Seasonal chronobiology

This work package includes 6 projects.

We shall study the photoperiodic seasonal responses of several insects, some of which are pest species, and use the recently developed CRISPR/Cas9 method to knock out clock genes in these species and to examine any effects on seasonal behaviour. We will use a number of different approaches, some comparing robustly diapausing northern European Drosophilids such as D. ezoana to D. melanogaster in terms of differences in their clock function and related neuropeptide expression in order to test long-standing ideas about differences in circadian function in species living in northern versus southern latitudes.

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Title: Temperature compensation and the D. ezoana clock
Host Institution: Wuerzburg University
Supervisor: Prof Charlotte Helfrich-Foerster
Secondment: University of Groningen to model internal/external coincidence and for CRISPR/Cas9 mutagenesis for 5 months.
Objectives: To discover the role played by the circadian clock in night-length measurement and induction of diapause in the northern European fruifly D. ezoana. The role and distribution of clock proteins and relevant clock-related neuropeptides will be studied under different photoperiodic and temperature conditions and mutagenesis (CRISPR/Cas9) of canonical clock genes will be used to examine whether clock genes measure night-length (which mediates diapause).

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Title: Seasonal clock in pea aphids
ESR: Francesca Sara Colizzi
Host Institution: Wuerzburg University
Supervisor: Prof Charlotte Helfrich-Foerster
Secondment: Universidad de Valencia for 2 months to learn aphid biology and BCAS České Budějovice for two months to learn CRISPR/Cas9 technology.
Objectives: To discover the role played by the circadian clock in the induction of diapause in the pea aphid Acyrthosiphon pisum. Circadian behaviour will be characterised as will neuronal clock gene expression both temporally and spatially. CRISPR/Cas9 mutagenesis will be used to investigate whether clock mutations disrupt diapause.

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Title: Seasonal/circadian biology of aphids light input
Host Institution: Universidad de Valencia
Supervisor: Dr David Martinez-Torres
Secondment: Wuerzburg University for 3 months for neuroanatomy and in situ hybridisation and 2 months to BCAS České Budějovice for CRISPR/Cas9 mutagenesis.
Objectives: To elucidate whether the reproductive status modifies the expression of clock-related genes in aphids and to investigate the effect of knocking down clock genes in the production of alternative aphid morphs. This will be done by examining clock and neuropeptide gene expression in different photoperiodically induced alternative morphs, examining their spatial and temporal expression in aphid brains and using CRISP/Cas9 mutagenesis to knock out clock genes and examine their effects on photoperiodically induced reproductive states (diapause).

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Title: Seasonal clocks in linden bugs
ESR: Magdalena Kaniewska

Host Institution: BCAS České Budějovice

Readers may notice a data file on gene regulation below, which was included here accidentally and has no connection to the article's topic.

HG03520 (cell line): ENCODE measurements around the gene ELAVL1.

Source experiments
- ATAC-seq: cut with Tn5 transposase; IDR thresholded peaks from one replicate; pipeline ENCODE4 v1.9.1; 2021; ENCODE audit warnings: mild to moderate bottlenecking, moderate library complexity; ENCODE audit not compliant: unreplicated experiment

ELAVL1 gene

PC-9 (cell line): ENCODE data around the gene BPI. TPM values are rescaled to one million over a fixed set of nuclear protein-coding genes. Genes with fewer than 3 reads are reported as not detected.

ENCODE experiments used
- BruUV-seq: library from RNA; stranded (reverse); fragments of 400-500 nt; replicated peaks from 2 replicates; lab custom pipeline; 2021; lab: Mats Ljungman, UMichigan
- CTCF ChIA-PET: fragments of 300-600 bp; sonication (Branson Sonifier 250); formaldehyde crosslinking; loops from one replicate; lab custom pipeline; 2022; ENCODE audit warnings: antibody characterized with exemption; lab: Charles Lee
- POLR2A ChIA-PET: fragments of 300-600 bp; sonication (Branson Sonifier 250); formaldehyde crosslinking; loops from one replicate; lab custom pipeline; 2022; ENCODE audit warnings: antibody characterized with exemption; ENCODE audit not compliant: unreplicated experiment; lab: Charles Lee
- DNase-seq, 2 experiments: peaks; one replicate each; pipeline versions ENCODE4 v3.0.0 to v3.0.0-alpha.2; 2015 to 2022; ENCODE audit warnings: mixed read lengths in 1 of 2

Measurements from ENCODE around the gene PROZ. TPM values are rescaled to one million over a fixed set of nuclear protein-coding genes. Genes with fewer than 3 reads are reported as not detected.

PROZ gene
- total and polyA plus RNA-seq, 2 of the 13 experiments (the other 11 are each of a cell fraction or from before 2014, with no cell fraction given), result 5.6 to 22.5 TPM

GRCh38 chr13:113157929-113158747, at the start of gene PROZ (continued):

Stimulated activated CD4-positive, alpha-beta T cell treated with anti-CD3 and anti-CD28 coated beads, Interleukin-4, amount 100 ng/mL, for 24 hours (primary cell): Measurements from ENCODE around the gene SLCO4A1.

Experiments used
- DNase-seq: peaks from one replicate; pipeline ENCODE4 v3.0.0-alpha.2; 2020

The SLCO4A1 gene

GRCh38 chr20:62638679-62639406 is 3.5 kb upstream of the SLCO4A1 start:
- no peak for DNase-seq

Supervisor: Dr David Dolezel
Secondment: Jagiellonian University for 4 months for neuroanatomy and gene expression studies.
Objectives: To discover which hormones affect photoperiodically-induced reproductive (diapause) and related behaviours (such as copulation, inter-male aggression, dispersal and migratory behaviour), where these neuropeptides are expressed in the brain and does photoperiod influence the timing of these sex-related behaviours? Using a candidate gene approach, neuropeptide genes will be studied in terms of temporal and spatial expression at different photoperiods, and candidates will be knocked out using CRISPR/Cas9 mutagenesis or RNAi and the effects on diapause and associated reproductive behaviours will be examined. Application of synthetic peptides will clarify the roles of the candidate neurohormones.

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Title: Seasonal light signalling in Nasonia
ESR: Philipp Greiner
Host Institution: University of Haifa
Supervisor: Prof Eran Tauber
Secondment: Groningen for 3 months for CRISPR/Cas9 mutagenesis and Wuerzburg University for 3 months for neuroanatomy and gene expression studies.
Objectives: To identify the dedicated photoreceptors for seasonality in Nasonia, where are they expressed, and to identify natural variants for these photoreceptors. Four candidate opsins have been uncovered in the Nasonia genome, and their expression patterns, temporally and spatially will be studied in the brain followed by CRISPR/Cas9 mutagenesis to examine their effects on diapause. A second approach will be to use natural strains with differing photoperiodic sensitivities and using GWAS (genome wide association study) to map any gene(s) responsible.

Title: Ultradian, circadian and seasonal clocks in Nasonia
ESR: Pauline Romeyer
Host Institution: University of Groningen
Supervisor: Prof Leo Beukeboom and Dr Louis Van de Zande
Secondment: University of Haifa for 4 months to analyse the population data and haplotypes and 1 month to University of Jerusalem to compare Nasonia with bumblebee biology, another hymenopteran.
Objectives: To investigate the expression and allelic variation of clock genes that govern ultradian, circadian, and annual rhythmicity of physiological traits in Nasonia. Clock gene expression in the brain will be analysed at different timepoints throughout the year from natural isolates and annual changes in clock gene haplotype frequencies will be recorded in natural populations. CRISPR/Cas9 mutagenesis of clock genes will reveal their effects on circadian, annual (seasonal) and ultradian (courtship) phenotypes,

See other Work Packages:
Circadian Chonobiology
Metabolic Chonobiology
Commercial Chonobiology